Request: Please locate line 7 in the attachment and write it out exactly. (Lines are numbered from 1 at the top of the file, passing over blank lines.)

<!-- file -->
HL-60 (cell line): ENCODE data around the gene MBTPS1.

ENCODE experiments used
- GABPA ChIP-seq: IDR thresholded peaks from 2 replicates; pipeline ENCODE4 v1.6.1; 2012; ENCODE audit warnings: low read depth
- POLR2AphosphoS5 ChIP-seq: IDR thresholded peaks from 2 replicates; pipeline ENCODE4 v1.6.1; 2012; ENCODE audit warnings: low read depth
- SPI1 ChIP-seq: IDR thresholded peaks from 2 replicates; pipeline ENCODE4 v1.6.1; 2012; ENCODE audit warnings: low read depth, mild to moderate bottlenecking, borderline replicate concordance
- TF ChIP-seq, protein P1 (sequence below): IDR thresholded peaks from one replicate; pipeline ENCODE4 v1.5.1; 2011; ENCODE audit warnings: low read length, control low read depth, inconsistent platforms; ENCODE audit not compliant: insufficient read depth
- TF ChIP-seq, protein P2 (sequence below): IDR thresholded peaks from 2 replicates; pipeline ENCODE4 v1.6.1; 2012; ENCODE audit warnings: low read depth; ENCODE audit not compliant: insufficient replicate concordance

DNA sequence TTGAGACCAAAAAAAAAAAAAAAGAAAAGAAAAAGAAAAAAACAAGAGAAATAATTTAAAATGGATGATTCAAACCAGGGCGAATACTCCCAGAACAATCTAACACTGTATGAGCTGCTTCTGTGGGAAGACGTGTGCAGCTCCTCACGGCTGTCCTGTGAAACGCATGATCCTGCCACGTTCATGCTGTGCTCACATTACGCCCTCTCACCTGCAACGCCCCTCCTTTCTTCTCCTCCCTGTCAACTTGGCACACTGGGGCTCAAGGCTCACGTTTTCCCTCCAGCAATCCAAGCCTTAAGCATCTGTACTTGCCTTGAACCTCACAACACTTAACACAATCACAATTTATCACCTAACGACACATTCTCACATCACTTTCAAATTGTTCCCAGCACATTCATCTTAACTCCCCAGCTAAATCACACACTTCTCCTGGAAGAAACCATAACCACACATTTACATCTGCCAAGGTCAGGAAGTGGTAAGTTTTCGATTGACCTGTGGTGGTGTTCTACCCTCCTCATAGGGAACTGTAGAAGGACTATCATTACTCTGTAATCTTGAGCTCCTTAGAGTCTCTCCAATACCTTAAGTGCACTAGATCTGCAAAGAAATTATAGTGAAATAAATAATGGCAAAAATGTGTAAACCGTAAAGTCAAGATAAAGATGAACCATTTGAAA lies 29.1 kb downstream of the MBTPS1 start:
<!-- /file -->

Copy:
- TF ChIP-seq, protein P2 (sequence below): IDR thresholded peaks from 2 replicates; pipeline ENCODE4 v1.6.1; 2012; ENCODE audit warnings: low read depth; ENCODE audit not compliant: insufficient replicate concordance